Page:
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U.S. Supreme Court’s New Ruling on Temporary Protected Status (TPS): What to look for

Protesters hold signs supporting dreamers and TPS outside of the U.S. Supreme Court. (Photo By Bill Clark/CQ Roll Call)

 

Within the United States, there are currently around 400,000 immigrants considered to be holding Temporary Protected Status, or TPS as known to many. Just last week, the US Supreme Court ruled that immigrants who entered the US illegally and received TPS are no longer able to apply for a green card solely based on holding TPS. This would have allowed for TPS receipients to become lawful permanent residents.

 

What is Temporary Protected Status (TPS)?

Under the TPS program, foreign nationals living in the United States are allowed to live and work (with an Employment Authorization Document – EAD) in the US due to unsafe and/or unstable conditions in their home countries. These conditions include ongoing conflict such as a civil war, environmental disaster, political upheaval or another extraordinary condition.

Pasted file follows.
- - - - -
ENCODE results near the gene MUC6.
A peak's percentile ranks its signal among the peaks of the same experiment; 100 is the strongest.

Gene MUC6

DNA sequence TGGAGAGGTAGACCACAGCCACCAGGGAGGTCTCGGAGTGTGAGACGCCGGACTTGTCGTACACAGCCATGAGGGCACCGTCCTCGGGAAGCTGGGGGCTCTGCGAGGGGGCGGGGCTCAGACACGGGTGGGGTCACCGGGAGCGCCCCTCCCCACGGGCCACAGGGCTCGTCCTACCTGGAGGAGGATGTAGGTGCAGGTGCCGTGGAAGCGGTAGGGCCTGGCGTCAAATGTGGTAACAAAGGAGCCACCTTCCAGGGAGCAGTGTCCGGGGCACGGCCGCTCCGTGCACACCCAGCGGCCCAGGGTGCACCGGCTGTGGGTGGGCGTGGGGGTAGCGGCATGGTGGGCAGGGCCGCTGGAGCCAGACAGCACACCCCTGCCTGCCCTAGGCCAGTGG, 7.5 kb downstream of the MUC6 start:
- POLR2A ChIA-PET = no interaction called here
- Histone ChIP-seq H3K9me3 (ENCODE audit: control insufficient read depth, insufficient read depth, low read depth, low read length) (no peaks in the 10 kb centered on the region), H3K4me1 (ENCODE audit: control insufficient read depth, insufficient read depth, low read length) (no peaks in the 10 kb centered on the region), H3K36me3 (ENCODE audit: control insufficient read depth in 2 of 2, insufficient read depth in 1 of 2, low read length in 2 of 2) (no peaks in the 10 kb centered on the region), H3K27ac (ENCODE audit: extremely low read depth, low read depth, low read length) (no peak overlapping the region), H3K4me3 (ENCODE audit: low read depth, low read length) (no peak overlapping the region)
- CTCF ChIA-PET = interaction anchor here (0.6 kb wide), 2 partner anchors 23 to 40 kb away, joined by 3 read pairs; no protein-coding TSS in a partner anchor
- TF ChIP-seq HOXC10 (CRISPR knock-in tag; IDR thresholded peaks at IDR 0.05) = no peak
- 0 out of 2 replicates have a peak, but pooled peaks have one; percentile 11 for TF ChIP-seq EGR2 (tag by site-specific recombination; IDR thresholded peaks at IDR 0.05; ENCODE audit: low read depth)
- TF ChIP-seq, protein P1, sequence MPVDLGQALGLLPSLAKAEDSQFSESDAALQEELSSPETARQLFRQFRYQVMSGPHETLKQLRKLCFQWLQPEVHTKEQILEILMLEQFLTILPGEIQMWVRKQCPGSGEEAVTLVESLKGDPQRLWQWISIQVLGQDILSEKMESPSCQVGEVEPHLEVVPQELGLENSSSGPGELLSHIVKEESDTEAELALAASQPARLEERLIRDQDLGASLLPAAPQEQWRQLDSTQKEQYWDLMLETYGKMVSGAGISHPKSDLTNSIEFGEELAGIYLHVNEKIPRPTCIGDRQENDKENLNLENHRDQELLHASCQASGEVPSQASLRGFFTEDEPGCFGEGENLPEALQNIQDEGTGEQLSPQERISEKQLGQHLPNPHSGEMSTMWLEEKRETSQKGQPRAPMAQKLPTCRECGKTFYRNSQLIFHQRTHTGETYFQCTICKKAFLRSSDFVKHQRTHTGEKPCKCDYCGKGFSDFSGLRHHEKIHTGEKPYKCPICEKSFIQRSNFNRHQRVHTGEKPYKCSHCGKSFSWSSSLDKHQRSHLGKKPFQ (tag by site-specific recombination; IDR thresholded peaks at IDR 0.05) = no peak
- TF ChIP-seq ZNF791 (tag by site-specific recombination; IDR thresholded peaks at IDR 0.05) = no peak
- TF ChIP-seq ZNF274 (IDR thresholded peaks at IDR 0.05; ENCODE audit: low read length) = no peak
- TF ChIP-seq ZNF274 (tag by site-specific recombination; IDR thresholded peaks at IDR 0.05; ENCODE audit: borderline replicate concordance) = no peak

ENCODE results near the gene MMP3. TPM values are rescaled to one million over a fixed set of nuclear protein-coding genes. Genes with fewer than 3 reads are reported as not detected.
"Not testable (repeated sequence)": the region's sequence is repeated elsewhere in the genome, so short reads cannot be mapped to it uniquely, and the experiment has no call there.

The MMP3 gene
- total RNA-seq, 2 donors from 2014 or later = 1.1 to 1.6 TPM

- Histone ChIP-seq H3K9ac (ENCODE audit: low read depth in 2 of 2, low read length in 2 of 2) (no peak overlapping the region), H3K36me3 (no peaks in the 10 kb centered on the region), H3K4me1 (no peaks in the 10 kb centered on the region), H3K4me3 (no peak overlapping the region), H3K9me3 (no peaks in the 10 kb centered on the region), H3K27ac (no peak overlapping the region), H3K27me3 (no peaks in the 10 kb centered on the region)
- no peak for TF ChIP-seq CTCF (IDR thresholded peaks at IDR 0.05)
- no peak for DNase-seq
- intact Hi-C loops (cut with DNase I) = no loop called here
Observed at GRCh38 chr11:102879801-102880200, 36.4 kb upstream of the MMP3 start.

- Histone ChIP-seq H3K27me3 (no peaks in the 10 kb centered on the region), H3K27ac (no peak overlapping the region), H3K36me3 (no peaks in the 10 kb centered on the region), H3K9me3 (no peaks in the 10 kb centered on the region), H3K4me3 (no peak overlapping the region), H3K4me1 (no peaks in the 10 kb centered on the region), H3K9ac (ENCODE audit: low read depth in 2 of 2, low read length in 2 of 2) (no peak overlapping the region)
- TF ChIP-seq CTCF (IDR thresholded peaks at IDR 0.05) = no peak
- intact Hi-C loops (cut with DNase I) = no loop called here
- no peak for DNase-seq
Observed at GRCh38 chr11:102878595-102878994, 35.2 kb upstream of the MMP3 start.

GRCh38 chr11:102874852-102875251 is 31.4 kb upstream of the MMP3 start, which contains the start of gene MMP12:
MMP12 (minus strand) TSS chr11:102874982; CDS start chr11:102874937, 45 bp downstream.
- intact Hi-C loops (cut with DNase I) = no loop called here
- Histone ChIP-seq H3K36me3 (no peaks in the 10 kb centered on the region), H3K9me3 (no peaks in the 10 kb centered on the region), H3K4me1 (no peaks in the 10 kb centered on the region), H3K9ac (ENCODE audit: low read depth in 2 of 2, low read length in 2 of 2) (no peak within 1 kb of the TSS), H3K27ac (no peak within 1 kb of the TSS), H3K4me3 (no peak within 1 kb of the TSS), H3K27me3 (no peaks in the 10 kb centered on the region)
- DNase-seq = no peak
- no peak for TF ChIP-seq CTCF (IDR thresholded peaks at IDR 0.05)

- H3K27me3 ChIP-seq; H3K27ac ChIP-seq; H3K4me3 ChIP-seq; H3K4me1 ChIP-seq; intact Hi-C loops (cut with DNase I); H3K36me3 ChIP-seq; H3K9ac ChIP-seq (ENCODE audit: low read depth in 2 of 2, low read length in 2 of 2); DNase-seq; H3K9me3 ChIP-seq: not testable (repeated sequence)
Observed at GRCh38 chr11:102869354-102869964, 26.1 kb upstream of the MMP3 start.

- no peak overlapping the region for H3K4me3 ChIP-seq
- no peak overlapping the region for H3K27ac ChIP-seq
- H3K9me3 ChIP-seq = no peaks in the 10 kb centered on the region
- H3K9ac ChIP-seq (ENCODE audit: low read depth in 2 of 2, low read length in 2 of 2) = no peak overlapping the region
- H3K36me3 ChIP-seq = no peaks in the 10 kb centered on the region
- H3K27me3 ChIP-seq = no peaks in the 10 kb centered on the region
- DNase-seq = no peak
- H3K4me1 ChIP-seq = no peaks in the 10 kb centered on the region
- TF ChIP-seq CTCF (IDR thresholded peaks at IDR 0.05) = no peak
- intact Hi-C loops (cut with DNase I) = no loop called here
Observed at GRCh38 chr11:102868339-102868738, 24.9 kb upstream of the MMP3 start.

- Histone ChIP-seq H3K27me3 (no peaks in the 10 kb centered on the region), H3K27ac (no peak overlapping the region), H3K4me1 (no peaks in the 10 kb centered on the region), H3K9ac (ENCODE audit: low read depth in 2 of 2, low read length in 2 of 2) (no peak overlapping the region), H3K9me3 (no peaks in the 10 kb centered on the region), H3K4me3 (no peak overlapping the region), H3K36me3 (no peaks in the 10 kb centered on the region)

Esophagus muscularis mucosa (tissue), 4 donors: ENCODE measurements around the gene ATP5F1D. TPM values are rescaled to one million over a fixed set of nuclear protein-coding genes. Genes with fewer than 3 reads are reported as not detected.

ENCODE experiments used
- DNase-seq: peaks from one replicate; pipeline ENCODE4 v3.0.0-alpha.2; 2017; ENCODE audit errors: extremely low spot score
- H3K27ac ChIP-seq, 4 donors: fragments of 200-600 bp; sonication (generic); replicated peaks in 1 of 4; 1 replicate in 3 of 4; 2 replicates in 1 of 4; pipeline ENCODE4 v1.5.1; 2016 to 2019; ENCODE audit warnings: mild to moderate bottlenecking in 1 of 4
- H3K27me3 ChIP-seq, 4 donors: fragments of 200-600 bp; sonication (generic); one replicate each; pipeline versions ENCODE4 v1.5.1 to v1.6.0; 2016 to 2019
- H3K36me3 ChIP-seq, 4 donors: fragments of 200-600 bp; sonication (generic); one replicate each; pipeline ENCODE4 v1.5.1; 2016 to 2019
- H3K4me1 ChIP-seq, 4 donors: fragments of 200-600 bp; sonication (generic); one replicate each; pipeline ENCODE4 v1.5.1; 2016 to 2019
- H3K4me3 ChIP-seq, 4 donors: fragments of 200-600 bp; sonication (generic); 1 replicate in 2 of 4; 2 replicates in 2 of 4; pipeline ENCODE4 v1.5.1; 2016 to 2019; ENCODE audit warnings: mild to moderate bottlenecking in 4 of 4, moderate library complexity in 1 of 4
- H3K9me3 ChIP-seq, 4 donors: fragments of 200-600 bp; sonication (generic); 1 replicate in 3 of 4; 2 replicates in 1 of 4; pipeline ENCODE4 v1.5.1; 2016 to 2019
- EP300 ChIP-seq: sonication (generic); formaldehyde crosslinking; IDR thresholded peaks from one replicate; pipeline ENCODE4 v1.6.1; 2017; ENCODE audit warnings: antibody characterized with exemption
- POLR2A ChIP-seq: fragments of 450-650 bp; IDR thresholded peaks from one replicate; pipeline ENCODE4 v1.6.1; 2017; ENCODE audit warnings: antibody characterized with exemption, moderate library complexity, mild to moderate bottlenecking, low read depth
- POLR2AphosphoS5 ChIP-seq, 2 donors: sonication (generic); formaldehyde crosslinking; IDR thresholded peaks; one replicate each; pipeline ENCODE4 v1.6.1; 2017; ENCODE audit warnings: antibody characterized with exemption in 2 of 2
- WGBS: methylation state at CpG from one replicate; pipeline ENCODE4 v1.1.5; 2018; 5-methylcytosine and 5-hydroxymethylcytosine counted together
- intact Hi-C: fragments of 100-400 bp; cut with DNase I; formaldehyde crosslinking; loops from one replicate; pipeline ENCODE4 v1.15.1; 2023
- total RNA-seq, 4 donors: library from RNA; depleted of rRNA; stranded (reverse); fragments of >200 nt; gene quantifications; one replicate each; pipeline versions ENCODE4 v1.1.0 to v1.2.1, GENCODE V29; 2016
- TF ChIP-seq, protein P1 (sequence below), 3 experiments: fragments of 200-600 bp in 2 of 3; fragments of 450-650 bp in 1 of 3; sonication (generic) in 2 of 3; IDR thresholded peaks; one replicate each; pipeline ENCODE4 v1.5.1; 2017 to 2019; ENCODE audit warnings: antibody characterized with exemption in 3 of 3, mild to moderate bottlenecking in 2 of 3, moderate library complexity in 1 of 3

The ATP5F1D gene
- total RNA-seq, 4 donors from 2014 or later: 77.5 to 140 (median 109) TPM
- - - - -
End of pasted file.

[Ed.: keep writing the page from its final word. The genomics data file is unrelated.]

There is a list of 12 countries which currently qualify for TPS. The Biden Administration has added two (2) more countries, Venezuela and Myanmar/Burma, to the list of TPS eligible countries. Other countries that currently qualify for TPS in the United States are El Salvador, Haiti, Honduras, Nepal, Nicaragua, Somalia, Sudan, South Sudan, Syria, and Yemen. A full and exhaustive list of TPS eligible countries and their requirements can be found using the USCIS weblinks below.

 

Select the country link for additional information.

 

For more in depth information on TPS and whether or not you or a loved one qualify, please visit this USCIS link.

 

How does this change TPS moving forward?

The Supreme Court decision emphasizes the “temporary” in temporary protected status. The ruling is meant to clarify that those who were approved for TPS are seeking safety for a limited amount of time and TPS should not be used as a permanent pathway to a green card (permanent residency).